The US Air Force (USAF) has accepted the first KC-46A Pegasus tanker aircraft from Boeing after a long period of delays, clearing the way for the start of operational testing and flight training.

The KC-46A Pegasus is a military aerial refuelling and strategic military transport aircraft. Based on Boeing’s commercial 767 airframes, the aircraft is built at the company’s Everett, Washington, facility.

Boeing is expected to deliver the first four KC-46A aircraft to the USAF later this month during a formal ceremony at McConnell Air Force Base, Kansas.

Oklahoma’s Altus Air Force Base is anticipated to receive four subsequent aircraft from as early as next month.

Despite the acceptance, USAF has identified deficiencies discovered in the developmental testing of the remote vision system. Boeing has agreed to fix these deficiencies at its expense.

USAF reported in September 2018 that it had found two new issues with the KC-46A Pegasus aircraft.

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USAF spokesperson Ann Stefanek told Defense News: “We discovered these deficiencies during the course of flight testing. As the programme progresses through receiver certification testing, we are still in discovery phase with the tanker / receiver pairs.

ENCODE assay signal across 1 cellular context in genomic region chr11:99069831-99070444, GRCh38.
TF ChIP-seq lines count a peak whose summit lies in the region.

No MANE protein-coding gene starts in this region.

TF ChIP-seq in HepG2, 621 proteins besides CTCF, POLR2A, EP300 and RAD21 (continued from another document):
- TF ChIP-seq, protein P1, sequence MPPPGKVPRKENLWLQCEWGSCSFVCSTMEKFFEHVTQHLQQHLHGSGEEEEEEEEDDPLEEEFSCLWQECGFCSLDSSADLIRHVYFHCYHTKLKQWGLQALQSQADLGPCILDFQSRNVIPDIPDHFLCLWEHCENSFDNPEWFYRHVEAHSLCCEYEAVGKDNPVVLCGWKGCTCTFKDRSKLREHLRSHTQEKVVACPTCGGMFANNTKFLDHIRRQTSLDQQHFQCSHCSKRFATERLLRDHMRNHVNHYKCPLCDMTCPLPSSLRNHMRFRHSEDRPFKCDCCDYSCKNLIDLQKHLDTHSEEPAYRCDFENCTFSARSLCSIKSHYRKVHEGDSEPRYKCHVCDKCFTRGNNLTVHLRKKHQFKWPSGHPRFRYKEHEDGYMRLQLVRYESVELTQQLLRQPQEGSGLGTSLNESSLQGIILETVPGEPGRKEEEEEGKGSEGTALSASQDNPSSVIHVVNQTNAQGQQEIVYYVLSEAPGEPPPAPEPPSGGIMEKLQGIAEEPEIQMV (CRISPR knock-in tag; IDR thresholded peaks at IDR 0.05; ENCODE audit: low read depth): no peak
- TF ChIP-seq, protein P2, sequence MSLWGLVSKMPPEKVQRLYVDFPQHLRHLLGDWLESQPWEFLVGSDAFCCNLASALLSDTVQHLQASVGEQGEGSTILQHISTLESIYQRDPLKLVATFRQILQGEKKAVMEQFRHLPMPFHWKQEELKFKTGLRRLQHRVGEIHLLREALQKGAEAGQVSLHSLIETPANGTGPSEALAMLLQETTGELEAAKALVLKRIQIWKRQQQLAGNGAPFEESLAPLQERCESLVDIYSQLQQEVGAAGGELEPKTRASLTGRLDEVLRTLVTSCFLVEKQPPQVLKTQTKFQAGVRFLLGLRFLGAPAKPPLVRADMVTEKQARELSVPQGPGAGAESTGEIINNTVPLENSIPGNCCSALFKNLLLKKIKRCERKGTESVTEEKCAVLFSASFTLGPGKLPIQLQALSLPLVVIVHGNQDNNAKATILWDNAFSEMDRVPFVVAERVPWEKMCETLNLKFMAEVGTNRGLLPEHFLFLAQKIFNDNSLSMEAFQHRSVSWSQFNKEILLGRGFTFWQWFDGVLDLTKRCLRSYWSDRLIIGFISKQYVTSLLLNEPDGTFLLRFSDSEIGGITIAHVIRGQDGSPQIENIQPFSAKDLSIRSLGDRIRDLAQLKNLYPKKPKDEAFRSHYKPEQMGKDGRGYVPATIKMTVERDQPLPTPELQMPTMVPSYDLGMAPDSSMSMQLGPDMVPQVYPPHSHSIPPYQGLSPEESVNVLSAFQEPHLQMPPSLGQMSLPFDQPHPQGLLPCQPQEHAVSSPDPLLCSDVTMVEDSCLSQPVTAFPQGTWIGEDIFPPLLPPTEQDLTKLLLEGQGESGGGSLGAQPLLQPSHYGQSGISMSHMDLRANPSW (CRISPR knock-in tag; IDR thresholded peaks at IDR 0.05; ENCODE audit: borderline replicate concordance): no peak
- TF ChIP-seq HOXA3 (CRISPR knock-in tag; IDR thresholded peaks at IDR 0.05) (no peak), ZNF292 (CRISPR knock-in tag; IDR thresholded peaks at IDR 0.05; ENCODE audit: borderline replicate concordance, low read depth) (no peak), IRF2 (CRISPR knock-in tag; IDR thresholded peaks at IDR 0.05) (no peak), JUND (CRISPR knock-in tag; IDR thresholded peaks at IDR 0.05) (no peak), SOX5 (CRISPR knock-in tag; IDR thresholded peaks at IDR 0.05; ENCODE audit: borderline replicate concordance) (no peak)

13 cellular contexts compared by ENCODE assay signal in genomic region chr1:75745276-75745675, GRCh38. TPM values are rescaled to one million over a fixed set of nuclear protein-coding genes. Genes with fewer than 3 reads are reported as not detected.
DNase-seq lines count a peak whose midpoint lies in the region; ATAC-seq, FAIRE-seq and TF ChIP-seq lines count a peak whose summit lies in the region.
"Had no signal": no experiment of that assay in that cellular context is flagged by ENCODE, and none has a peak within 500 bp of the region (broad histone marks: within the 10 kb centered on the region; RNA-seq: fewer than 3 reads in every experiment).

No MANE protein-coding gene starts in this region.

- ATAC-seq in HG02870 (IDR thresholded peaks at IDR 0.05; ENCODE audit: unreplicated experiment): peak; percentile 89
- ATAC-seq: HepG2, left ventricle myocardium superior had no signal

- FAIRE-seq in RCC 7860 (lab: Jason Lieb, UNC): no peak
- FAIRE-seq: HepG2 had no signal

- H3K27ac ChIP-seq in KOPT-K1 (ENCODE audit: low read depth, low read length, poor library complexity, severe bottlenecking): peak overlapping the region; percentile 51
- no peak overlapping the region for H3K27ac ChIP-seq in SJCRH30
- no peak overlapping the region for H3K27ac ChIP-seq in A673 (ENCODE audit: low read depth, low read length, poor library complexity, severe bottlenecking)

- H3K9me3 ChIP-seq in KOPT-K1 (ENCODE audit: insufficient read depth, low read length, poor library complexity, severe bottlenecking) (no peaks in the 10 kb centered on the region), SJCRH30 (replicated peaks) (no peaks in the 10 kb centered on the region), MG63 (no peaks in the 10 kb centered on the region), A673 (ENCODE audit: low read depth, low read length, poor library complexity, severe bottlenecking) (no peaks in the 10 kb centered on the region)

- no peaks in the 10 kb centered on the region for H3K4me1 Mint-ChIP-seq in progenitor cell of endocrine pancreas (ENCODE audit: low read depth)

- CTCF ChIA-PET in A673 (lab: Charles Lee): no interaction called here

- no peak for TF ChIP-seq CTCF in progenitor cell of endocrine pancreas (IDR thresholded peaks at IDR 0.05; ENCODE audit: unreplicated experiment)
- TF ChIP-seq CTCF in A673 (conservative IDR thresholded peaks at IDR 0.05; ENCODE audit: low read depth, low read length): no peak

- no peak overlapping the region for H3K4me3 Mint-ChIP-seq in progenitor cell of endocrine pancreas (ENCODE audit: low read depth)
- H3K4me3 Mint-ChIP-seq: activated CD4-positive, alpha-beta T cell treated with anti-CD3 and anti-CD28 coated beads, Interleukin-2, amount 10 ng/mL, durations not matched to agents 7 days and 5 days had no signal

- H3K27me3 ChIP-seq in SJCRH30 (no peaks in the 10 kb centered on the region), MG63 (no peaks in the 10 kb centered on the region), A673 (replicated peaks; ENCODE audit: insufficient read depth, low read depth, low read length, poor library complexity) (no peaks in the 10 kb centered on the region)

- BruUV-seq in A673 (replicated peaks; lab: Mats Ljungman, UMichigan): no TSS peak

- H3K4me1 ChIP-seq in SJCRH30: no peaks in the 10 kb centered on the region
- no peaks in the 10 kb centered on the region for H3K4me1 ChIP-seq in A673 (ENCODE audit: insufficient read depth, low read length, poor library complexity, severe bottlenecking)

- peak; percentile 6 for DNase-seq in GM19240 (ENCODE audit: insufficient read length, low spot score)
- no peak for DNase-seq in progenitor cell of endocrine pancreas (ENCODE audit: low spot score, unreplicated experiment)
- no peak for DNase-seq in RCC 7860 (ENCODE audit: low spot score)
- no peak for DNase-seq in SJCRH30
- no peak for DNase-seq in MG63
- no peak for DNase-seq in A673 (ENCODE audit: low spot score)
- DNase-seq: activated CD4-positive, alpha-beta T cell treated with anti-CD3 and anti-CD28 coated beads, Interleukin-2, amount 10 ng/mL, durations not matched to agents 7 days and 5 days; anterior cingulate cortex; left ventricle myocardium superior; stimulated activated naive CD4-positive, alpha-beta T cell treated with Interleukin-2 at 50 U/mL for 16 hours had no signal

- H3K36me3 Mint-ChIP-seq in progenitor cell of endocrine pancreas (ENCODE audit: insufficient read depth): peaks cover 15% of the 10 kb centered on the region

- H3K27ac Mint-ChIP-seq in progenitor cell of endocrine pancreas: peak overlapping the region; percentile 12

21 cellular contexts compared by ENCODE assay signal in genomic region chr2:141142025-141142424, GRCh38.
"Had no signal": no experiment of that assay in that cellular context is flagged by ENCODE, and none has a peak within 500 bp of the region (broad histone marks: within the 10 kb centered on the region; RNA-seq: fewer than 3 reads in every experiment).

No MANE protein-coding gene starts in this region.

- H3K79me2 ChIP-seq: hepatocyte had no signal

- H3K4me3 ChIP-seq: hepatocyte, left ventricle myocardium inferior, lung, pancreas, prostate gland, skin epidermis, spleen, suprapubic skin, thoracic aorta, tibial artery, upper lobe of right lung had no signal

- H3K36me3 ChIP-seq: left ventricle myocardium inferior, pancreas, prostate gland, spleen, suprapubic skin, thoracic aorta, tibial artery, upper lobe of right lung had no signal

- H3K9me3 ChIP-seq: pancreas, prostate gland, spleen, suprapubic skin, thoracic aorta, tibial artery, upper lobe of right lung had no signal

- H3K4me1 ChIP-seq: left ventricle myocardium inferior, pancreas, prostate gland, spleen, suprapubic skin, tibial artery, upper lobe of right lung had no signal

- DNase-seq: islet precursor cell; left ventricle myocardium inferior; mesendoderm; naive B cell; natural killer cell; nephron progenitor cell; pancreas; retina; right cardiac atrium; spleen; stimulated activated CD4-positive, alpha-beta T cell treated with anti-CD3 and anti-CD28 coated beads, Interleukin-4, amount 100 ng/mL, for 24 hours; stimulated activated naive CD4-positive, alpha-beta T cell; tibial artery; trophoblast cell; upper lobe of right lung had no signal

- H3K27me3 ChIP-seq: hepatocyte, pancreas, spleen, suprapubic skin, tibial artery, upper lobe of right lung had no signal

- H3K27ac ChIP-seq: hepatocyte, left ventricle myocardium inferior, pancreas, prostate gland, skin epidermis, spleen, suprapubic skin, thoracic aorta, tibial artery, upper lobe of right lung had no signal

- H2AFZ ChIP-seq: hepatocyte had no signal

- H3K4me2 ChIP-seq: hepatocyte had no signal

“The test team is still writing the test reports, but submitted the DRs [deficiency reports] in advance to assist in accelerating root cause, corrective action development.”

In its latest statement, USAF said: “The airforce has mechanisms in place to ensure Boeing meets its contractual obligations while initial operational testing and evaluation continues.”

Prior to the acceptance, six KC-46 tankers underwent extensive flight testing, which involved more than 3,800 flight hours and offloading of more than four million pounds of fuel to A-10, B-52, C-17, KC-10, KC-135, KC-46, F-15E, F-16 and F/A-18 aircraft.

Testing covered all aspects of the refuelling envelope and conditions, including day, night and covert.

Boeing Defense, Space & Security president and CEO Leanne Caret said: “The KC-46A is a proven, safe, multi-mission aircraft that will transform aerial refuelling and mobility operations for decades to come.

“We look forward to working with the airforce, and the navy, during their initial operational test and evaluation of the KC-46, as we further demonstrate the operational capabilities of this next-generation aircraft across refuelling, mobility and combat weapons systems missions.”

In 2011, Boeing secured a contract to build 179 KC-46 tankers for the USAF by 2027.

Under an agreement signed in September, the company due to develop a total of 52 KC-46 aerial refuelling aircraft for the USAF.